Reflation is a monetary or fiscal policy by the government and central bank respectively to boost demand and thus increase the level of economic activity and combat deflation. Policies may include reducing interest rates, lowering taxes, investing in large infrastructure projects, and changing the money supply. Reflation may also refer to an economic phase after a period of recession – the initial stage of a nation’s economic recovery.
Monetary policy includes the things a country’s central bank does, such as influencing the money supply and raising or lowering interest rates. Fiscal policy includes the things the government does, such as altering levels of government spending and tax rates to influence aggregate demand in a country’s economy.
The aim in reflation is to alter a deflationary trend. Deflation occurs when the prices of products and services decline – when the inflation rate is below zero; it is in negative figures. Do not confuse deflation with disinflation, which means inflation rising more slowly (a slowing down in the inflation rate).
In this image, the man using the air pump could either be: 1. The central bank, if he is lowering interest rates or injecting money into the economy. 2. The government, if he has increased spending or lowered taxes. The aim is to boost demand so that the economy expands again and inflation rises. The central banks of the US, Canada, EU, Japan and Australasia all have a 2% annual inflation rate target.
Nasdaq.com quotes Michael Gayed of Pension Partners, who said:
“Reflation is the process of restoring inflation to its long-run historical average, and can be considered a cure to potential deflation. [It is an attempt to] reduce the natural economic contraction – or reignite the business expansionary cycle – which invariably follows a significant expansion.”
“This can be done through monetary policy – central banks may increase the money supply, lower interest rates, and/or ease bank reserve requirement – or federal fiscal policy changes that lower taxes or loosen business regulations. All of these efforts are taken to increase the amount of money flowing through the economy and instill confidence in consumers and market players.”
Reflation – an example
Imagine a country’s inflation rate in 2016 is trending at 2% annually, and in 2017 deflationary pressures pull down that rate to zero percent.
Then in 2018, the nation’s central bank – such as the US Federal Reserve, the Bank of England, or the Bank of Japan – would introduce monetary policies to push the inflation rate back to its 2% long-term trend line.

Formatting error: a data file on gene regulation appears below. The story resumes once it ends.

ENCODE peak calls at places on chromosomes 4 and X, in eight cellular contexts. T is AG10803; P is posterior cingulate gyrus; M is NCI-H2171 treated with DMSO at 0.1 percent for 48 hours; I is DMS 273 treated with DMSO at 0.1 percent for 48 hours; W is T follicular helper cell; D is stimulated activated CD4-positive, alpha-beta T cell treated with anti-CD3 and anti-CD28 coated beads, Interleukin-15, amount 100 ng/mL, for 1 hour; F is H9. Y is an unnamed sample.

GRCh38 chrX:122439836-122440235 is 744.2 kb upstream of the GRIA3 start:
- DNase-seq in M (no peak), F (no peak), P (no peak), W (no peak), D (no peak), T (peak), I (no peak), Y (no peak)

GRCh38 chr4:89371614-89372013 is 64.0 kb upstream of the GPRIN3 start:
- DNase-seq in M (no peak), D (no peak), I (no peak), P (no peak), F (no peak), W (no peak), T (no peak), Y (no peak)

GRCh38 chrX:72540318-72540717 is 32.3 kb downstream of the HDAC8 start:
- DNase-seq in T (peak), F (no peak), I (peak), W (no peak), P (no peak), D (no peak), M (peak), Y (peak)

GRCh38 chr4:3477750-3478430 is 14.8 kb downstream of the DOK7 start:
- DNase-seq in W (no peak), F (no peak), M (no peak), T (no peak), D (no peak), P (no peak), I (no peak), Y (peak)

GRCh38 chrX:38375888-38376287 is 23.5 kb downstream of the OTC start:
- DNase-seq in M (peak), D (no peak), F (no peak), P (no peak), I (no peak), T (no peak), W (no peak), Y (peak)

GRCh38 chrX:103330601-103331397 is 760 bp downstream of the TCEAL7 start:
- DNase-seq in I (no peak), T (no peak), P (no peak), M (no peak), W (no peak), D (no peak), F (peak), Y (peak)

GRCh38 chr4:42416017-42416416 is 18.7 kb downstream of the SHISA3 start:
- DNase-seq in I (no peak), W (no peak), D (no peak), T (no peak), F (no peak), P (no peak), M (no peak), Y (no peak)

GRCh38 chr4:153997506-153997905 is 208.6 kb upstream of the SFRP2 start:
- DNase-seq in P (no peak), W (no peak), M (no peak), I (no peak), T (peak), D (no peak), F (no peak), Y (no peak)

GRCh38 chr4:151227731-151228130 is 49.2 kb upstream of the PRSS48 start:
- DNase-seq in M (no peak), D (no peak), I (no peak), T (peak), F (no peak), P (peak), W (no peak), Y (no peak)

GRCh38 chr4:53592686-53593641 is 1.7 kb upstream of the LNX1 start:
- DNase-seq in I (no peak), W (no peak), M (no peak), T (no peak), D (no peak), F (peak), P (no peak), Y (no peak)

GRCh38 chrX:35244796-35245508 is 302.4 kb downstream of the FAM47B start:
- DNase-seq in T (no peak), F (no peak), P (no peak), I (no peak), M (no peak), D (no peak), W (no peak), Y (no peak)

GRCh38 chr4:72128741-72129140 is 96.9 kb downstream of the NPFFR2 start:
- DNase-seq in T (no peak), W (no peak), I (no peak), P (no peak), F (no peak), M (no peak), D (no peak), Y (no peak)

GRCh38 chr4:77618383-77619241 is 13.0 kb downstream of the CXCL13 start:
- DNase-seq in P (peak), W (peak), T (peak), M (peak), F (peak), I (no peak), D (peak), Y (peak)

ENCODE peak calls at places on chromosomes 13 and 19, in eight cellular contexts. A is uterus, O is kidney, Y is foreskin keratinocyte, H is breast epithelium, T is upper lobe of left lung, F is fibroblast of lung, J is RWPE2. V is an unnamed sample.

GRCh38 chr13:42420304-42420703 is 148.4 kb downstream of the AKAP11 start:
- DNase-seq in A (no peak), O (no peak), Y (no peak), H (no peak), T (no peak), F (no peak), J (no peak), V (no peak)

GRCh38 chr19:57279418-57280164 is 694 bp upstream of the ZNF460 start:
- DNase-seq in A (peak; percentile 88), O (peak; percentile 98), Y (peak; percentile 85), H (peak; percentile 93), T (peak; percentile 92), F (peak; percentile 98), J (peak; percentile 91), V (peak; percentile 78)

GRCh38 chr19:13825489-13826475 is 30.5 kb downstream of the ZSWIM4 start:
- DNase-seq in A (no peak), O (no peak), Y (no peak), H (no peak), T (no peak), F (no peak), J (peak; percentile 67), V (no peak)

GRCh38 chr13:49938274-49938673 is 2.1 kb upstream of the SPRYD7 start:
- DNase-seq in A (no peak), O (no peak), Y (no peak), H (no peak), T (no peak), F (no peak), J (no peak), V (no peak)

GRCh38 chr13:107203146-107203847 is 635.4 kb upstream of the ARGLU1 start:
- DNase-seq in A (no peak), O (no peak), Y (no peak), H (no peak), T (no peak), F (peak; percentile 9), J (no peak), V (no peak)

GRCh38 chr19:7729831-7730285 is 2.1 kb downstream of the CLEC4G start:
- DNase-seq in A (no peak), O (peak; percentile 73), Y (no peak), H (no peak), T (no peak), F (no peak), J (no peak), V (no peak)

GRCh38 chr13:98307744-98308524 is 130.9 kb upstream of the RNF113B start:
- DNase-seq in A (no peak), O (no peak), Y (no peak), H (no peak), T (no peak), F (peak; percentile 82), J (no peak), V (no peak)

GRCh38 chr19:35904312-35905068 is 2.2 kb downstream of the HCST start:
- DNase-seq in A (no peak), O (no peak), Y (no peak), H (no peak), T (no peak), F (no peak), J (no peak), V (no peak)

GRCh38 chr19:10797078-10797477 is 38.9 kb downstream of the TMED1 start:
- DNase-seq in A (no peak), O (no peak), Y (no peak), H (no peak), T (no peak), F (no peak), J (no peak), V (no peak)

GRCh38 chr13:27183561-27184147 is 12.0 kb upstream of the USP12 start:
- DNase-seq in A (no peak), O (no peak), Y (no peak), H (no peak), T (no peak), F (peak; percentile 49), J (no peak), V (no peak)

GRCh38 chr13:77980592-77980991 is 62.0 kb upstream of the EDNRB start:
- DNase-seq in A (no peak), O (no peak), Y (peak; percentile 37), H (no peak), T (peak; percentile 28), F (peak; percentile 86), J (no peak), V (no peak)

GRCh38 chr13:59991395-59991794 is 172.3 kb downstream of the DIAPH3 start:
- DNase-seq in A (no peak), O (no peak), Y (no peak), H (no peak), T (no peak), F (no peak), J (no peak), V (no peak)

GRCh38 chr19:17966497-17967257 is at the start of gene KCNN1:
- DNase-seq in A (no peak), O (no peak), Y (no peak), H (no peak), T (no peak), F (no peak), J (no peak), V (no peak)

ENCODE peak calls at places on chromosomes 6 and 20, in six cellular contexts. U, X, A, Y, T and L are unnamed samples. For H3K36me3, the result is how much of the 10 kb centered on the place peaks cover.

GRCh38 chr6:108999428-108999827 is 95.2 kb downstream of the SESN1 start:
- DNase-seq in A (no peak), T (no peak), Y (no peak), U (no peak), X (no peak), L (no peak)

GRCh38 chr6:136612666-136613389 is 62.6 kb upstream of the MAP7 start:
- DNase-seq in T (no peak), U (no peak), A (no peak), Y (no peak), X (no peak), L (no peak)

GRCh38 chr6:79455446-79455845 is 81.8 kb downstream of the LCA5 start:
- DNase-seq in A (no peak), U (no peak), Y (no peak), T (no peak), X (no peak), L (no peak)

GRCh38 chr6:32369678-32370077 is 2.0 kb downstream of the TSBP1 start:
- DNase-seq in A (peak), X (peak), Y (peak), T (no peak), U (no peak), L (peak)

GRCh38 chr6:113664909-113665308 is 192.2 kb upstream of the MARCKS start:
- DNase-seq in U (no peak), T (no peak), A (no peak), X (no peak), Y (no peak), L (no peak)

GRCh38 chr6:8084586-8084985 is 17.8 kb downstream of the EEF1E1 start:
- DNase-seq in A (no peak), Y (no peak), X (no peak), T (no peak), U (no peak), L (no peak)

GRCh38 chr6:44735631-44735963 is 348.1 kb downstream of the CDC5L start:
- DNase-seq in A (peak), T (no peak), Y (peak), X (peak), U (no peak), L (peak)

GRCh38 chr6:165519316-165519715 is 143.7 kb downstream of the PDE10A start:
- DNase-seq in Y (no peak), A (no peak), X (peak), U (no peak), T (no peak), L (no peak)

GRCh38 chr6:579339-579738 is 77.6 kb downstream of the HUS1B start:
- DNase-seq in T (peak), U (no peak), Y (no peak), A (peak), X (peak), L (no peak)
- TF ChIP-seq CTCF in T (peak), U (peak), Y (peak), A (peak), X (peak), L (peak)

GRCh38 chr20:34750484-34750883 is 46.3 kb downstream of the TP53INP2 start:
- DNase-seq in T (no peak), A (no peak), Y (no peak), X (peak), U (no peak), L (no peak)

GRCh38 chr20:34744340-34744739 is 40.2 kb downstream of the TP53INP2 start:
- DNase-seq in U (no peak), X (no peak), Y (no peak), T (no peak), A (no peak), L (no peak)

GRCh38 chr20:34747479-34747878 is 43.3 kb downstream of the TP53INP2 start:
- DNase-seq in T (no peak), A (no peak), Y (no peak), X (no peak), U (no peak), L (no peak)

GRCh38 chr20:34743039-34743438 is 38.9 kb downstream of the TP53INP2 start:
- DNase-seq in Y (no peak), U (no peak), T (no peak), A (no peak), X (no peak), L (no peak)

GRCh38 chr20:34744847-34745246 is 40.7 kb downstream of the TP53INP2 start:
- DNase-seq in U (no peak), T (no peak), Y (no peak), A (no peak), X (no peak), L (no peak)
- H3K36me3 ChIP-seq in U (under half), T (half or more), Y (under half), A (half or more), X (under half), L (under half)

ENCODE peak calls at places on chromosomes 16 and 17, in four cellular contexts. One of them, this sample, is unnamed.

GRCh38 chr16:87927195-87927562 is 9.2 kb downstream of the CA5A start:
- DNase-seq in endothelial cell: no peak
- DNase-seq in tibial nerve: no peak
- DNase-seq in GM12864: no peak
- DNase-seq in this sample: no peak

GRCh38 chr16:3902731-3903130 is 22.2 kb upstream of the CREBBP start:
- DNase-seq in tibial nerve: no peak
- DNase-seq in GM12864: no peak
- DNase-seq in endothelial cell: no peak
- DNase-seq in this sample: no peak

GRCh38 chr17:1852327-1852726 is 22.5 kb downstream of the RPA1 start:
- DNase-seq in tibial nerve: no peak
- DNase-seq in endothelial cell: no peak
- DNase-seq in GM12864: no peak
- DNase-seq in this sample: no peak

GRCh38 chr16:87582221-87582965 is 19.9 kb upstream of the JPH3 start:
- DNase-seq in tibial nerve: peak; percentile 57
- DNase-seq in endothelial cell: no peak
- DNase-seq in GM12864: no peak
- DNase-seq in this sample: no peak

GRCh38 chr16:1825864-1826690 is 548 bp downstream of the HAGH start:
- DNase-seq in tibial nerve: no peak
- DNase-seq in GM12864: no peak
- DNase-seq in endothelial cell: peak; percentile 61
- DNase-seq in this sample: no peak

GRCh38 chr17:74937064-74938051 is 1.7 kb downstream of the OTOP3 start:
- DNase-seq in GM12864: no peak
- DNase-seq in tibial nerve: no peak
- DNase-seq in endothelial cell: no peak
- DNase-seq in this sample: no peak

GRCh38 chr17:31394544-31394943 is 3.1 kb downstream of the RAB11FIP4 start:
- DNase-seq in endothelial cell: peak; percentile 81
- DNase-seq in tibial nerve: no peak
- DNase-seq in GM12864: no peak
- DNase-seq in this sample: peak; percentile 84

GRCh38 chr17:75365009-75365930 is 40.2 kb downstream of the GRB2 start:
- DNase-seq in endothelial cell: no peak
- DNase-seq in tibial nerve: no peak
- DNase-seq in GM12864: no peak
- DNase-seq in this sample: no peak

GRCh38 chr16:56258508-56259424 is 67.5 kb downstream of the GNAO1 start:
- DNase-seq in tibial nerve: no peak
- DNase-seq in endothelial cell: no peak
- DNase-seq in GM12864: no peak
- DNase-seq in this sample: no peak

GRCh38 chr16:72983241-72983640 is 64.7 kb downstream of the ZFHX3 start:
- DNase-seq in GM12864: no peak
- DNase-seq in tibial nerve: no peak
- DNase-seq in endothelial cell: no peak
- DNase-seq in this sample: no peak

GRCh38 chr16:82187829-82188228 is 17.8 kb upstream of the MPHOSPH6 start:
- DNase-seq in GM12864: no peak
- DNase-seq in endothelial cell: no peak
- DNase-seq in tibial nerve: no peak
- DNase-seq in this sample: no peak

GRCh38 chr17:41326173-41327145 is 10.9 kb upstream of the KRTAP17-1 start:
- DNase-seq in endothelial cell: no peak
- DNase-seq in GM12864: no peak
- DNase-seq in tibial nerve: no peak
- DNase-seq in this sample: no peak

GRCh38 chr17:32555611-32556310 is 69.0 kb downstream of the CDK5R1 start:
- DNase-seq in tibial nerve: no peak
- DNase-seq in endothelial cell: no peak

As this 2% inflation target represents a return to the economy’s long-term trend, it is seen as reflation.
The initial phase of an economic recovery, following a period of recession – when GDP starts growing again – is called the reflation period.
In other words, reflation is a recovery of inflation when it has fallen below the long-term trend line.
The term ‘reflation’, with the meaning of boosting economic growth and restoring the long-term inflation line, was coined by Irving Fisher (1867-1947), an American economist, inventor, statistician, and progressive social campaigner – one of the first American neoclassical economists. Fisher introduced the term after the 1929 Wall Street Crash.
What is Trump’s reflation trade?
Trump’s reflation trade is a term that emerged in the financial press in 2016. Economists predicted that if Donald Trump became the US President (which he did), we would likely see fiscal inflation that would drive growth with markets reflecting that.
During his inauguration speech, President Trump said:
“We are going to fix our inner cities and rebuild our highways, bridges, tunnels, airports, schools, hospitals. We’re going to rebuild our infrastructure, which will become, by the way, second to none. And we will put millions of our people to work as we rebuild it.”
In an article in the Financial Times, Gavyn Davies wrote: “In mid 2016, the global economy embarked on a regime of reflation that has been dominating market behavior ever since then… The nature of the reflation theme is changing. The term ‘reflation’ does not necessarily imply that global inflation, or inflation expectations, will continue to rise very much from here.”
By singling out a public works infrastructure program, President Trump raised expectations in the bond market of a significant government stimulus that would raise debt levels, spur growth, and push up inflation. This would represent the end of a three-decade long period of yields at record low levels.
In an article in the Financial Times, Dan McCrum wrote:
“The so-called ‘inflation trade’ is a piece of verbal shorthand for the different ways prices will change if investors start to put money behind the view that growth and inflation will rise.”
Reflation trade refers to how the markets behave when inflation starts to rise after a long period of zero or very low inflation.
Reflation in other languages: relance (French), Revaloración (Spanish), Reflação (Portuguese), Reflation (German, Hindi, Indonesian, Swahili, Swedish), Reflazione (Italian), рефляция (Russian), リフレクション (Japanese), 重熔 (Chinese), الانعاش (Arabic), pemulihan semula (Malay), reflasjon (Norwegian), igangsætning af økonomisk opsving (Danish), elvytys (Finnish), heractivering van de economie (Dutch).
Abenomics: is a reflationary economic policy implemented by Japanese Prime Minister Shinzō Abe after winning the 2012 general election. For over two decades Japan has been stuck in a deflationary recession with virtually zero or negative GDP growth and zero or negative annual inflation rates.
Video – Deflation, Inflation & Stagflation
This Target GS video explains what deflation is. The speaker uses simple terms and easy-to-understand examples.